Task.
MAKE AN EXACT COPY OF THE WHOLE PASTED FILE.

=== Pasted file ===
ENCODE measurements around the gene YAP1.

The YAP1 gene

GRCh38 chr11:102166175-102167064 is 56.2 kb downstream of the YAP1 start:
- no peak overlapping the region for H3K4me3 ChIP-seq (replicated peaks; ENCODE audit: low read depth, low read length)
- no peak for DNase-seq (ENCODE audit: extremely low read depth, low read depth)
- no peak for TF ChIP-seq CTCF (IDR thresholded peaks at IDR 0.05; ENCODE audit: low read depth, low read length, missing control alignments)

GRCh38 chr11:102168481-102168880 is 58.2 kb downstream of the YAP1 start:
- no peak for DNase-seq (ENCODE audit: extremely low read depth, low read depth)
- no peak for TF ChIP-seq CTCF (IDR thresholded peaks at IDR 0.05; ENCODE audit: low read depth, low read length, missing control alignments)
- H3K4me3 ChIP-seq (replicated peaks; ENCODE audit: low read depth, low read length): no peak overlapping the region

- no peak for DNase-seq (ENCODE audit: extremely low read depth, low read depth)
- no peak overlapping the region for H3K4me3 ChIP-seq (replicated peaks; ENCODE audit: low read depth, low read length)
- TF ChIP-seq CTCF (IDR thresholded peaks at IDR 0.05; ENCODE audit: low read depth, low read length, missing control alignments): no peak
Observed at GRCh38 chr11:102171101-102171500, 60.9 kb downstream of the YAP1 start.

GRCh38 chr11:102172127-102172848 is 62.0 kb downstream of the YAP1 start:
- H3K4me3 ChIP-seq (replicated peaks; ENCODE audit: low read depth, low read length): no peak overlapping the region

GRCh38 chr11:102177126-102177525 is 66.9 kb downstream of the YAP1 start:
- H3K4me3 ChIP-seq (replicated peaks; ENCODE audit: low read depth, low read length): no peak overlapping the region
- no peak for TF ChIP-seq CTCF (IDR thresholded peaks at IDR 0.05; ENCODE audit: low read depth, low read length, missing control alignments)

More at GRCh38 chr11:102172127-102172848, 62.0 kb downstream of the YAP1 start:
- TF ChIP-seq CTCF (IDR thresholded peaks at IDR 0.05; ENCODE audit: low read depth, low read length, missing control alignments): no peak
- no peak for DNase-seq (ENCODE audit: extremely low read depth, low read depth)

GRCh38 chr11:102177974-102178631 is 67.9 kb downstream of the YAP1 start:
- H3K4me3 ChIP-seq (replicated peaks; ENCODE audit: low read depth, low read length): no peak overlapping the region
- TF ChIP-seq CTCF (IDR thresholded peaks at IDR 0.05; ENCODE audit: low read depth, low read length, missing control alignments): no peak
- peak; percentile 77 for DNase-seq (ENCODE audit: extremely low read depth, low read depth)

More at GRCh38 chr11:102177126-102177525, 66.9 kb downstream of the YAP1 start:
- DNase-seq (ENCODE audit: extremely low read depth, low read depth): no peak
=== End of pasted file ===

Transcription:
ENCODE measurements around the gene YAP1.

The YAP1 gene

GRCh38 chr11:102166175-102167064 is 56.2 kb downstream of the YAP1 start:
- no peak overlapping the region for H3K4me3 ChIP-seq (replicated peaks; ENCODE audit: low read depth, low read length)
- no peak for DNase-seq (ENCODE audit: extremely low read depth, low read depth)
- no peak for TF ChIP-seq CTCF (IDR thresholded peaks at IDR 0.05; ENCODE audit: low read depth, low read length, missing control alignments)

GRCh38 chr11:102168481-102168880 is 58.2 kb downstream of the YAP1 start:
- no peak for DNase-seq (ENCODE audit: extremely low read depth, low read depth)
- no peak for TF ChIP-seq CTCF (IDR thresholded peaks at IDR 0.05; ENCODE audit: low read depth, low read length, missing control alignments)
- H3K4me3 ChIP-seq (replicated peaks; ENCODE audit: low read depth, low read length): no peak overlapping the region

- no peak for DNase-seq (ENCODE audit: extremely low read depth, low read depth)
- no peak overlapping the region for H3K4me3 ChIP-seq (replicated peaks; ENCODE audit: low read depth, low read length)
- TF ChIP-seq CTCF (IDR thresholded peaks at IDR 0.05; ENCODE audit: low read depth, low read length, missing control alignments): no peak
Observed at GRCh38 chr11:102171101-102171500, 60.9 kb downstream of the YAP1 start.

GRCh38 chr11:102172127-102172848 is 62.0 kb downstream of the YAP1 start:
- H3K4me3 ChIP-seq (replicated peaks; ENCODE audit: low read depth, low read length): no peak overlapping the region

GRCh38 chr11:102177126-102177525 is 66.9 kb downstream of the YAP1 start:
- H3K4me3 ChIP-seq (replicated peaks; ENCODE audit: low read depth, low read length): no peak overlapping the region
- no peak for TF ChIP-seq CTCF (IDR thresholded peaks at IDR 0.05; ENCODE audit: low read depth, low read length, missing control alignments)

More at GRCh38 chr11:102172127-102172848, 62.0 kb downstream of the YAP1 start:
- TF ChIP-seq CTCF (IDR thresholded peaks at IDR 0.05; ENCODE audit: low read depth, low read length, missing control alignments): no peak
- no peak for DNase-seq (ENCODE audit: extremely low read depth, low read depth)

GRCh38 chr11:102177974-102178631 is 67.9 kb downstream of the YAP1 start:
- H3K4me3 ChIP-seq (replicated peaks; ENCODE audit: low read depth, low read length): no peak overlapping the region
- TF ChIP-seq CTCF (IDR thresholded peaks at IDR 0.05; ENCODE audit: low read depth, low read length, missing control alignments): no peak
- peak; percentile 77 for DNase-seq (ENCODE audit: extremely low read depth, low read depth)

More at GRCh38 chr11:102177126-102177525, 66.9 kb downstream of the YAP1 start:
- DNase-seq (ENCODE audit: extremely low read depth, low read depth): no peak